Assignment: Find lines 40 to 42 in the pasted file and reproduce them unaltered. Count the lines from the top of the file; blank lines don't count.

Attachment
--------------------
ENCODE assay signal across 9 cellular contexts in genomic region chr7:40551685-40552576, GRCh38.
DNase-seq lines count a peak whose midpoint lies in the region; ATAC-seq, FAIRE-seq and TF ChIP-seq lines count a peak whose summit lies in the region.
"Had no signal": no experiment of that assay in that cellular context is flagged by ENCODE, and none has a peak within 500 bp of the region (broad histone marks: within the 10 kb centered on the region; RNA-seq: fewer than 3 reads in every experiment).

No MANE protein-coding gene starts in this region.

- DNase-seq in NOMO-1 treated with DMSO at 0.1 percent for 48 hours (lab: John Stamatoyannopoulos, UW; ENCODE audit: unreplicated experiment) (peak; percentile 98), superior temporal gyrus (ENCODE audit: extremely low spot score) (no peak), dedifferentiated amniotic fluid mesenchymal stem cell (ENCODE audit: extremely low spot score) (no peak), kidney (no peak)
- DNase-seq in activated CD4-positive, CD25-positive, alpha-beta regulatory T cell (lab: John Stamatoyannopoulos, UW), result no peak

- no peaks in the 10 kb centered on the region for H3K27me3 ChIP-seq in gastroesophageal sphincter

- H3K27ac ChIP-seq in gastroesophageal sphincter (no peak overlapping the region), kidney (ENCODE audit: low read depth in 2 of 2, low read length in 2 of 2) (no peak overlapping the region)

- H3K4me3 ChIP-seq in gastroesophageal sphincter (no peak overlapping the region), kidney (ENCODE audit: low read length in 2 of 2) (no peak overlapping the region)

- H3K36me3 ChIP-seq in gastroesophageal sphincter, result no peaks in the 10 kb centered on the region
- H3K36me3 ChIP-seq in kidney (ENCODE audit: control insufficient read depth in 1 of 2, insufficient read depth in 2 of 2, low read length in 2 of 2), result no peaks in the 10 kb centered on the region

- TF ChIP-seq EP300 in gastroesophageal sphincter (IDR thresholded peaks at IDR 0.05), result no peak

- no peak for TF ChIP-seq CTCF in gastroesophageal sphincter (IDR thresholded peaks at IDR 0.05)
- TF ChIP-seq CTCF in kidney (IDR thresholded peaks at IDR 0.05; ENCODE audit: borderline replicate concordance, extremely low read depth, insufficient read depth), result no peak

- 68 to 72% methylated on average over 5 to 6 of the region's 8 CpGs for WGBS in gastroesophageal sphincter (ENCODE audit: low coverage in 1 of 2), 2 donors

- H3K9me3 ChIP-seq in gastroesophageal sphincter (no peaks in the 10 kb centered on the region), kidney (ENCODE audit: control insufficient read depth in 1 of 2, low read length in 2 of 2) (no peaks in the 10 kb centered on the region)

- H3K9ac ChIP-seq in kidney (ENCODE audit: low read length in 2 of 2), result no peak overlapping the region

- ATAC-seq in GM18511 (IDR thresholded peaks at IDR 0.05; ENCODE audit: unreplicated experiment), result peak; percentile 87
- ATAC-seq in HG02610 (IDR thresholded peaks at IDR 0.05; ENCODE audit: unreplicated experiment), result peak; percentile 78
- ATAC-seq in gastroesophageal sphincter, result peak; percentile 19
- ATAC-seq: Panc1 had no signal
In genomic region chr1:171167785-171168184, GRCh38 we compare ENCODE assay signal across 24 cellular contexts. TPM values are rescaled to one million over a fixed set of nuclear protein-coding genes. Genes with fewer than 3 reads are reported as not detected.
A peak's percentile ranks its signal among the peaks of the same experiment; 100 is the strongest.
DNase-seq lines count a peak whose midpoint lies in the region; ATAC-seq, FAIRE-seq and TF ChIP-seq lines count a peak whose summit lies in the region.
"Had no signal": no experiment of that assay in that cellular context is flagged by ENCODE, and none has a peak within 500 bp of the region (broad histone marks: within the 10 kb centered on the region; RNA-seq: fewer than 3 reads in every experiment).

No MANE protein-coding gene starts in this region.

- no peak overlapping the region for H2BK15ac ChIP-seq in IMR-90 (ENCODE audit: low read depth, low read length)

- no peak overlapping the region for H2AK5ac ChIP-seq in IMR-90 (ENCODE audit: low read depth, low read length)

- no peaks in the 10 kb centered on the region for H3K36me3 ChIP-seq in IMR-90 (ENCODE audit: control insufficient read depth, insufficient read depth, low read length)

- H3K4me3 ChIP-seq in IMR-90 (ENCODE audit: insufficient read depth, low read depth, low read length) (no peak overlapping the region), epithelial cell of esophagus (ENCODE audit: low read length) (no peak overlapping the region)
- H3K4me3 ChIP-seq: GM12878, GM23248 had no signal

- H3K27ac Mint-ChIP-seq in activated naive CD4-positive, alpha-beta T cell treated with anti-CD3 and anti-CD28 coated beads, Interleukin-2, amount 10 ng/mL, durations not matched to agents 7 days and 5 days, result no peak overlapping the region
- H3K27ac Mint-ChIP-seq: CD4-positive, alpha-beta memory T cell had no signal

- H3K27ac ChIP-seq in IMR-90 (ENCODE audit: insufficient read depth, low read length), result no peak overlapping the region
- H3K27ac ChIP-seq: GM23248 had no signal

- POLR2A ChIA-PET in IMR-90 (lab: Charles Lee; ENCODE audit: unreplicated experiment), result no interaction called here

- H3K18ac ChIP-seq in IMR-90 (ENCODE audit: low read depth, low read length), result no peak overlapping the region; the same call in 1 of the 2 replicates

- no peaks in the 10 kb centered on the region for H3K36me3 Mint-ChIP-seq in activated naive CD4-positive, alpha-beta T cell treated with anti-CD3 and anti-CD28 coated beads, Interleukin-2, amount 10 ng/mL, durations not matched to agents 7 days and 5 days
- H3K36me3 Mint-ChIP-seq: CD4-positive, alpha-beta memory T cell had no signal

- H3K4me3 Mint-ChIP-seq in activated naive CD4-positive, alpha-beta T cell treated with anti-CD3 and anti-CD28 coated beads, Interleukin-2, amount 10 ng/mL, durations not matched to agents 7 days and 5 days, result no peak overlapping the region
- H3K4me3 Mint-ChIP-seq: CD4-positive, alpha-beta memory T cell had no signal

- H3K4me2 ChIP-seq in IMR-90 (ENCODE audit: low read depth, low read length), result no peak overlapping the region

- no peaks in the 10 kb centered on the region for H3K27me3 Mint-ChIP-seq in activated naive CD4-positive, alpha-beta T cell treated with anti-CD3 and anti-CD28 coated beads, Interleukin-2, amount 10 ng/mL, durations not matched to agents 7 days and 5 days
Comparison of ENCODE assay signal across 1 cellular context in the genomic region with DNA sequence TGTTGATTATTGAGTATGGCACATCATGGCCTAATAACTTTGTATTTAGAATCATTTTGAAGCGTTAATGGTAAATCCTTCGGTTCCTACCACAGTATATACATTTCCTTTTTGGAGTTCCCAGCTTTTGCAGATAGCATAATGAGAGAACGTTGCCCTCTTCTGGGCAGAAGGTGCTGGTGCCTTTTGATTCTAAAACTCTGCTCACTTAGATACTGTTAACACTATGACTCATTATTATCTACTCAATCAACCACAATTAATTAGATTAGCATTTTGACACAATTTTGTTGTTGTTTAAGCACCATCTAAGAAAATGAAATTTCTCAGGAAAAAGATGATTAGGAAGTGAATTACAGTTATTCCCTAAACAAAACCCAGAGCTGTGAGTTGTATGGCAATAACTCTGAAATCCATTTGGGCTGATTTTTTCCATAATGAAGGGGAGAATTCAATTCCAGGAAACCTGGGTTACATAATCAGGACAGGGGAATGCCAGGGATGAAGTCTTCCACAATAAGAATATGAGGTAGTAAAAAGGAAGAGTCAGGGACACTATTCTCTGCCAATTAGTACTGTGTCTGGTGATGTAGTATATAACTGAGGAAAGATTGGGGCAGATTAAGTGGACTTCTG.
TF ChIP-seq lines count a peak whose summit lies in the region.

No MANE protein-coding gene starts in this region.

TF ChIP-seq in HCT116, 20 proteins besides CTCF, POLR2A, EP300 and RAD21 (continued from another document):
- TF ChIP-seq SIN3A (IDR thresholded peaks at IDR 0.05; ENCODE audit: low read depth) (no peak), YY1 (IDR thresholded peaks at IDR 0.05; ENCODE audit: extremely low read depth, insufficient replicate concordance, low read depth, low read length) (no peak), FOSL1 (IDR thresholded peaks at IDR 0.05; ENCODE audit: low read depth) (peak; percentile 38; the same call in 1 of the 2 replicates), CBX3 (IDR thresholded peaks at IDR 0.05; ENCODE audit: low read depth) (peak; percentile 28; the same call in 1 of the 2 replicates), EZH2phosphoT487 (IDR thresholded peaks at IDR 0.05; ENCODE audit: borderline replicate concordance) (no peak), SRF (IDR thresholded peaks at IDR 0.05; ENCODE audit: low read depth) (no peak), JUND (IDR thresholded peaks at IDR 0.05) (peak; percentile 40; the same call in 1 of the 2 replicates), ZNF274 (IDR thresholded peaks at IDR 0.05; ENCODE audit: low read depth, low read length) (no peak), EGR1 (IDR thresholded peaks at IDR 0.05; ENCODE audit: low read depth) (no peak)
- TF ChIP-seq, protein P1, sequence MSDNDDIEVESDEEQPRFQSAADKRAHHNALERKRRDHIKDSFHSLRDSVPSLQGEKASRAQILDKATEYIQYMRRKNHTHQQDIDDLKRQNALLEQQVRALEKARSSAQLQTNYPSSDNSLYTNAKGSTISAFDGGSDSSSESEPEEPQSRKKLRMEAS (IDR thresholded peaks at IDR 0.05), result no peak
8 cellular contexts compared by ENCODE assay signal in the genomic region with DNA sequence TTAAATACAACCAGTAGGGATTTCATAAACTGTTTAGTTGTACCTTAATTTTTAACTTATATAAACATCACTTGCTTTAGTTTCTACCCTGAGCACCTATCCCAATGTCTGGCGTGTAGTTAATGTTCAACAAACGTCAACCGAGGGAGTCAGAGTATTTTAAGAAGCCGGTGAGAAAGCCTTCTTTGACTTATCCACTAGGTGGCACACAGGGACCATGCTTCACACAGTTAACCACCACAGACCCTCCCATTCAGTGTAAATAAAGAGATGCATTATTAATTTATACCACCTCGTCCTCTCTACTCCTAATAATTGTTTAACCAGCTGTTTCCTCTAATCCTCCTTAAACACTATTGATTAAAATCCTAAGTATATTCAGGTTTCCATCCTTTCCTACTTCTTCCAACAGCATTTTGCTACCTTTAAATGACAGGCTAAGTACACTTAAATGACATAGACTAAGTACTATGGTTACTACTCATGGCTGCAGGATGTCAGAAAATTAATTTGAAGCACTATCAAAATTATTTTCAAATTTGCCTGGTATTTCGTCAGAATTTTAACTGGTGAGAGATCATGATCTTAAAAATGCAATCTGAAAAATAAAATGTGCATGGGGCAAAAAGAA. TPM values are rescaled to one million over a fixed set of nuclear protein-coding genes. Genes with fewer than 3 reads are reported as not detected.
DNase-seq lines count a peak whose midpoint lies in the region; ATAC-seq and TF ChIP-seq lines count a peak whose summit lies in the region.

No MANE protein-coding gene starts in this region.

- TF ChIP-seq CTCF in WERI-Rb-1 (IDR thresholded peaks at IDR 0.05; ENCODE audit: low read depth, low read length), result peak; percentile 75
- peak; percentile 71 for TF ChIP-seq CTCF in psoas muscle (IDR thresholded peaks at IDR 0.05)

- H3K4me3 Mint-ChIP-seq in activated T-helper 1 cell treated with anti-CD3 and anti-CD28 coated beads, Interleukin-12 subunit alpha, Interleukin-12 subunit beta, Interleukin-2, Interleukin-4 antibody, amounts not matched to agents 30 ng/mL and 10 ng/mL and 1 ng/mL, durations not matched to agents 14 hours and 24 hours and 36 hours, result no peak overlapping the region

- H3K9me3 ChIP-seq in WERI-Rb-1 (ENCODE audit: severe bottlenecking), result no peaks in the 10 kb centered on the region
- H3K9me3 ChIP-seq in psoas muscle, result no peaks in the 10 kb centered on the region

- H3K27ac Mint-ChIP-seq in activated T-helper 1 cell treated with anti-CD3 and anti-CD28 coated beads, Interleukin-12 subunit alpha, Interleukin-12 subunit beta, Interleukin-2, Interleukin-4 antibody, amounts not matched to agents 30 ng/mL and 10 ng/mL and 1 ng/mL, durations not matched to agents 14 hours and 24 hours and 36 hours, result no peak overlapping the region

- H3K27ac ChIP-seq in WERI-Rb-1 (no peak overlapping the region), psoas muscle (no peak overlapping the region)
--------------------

- H3K4me3 Mint-ChIP-seq in activated naive CD4-positive, alpha-beta T cell treated with anti-CD3 and anti-CD28 coated beads, Interleukin-2, amount 10 ng/mL, durations not matched to agents 7 days and 5 days, result no peak overlapping the region
- H3K4me3 Mint-ChIP-seq: CD4-positive, alpha-beta memory T cell had no signal

- H3K4me2 ChIP-seq in IMR-90 (ENCODE audit: low read depth, low read length), result no peak overlapping the region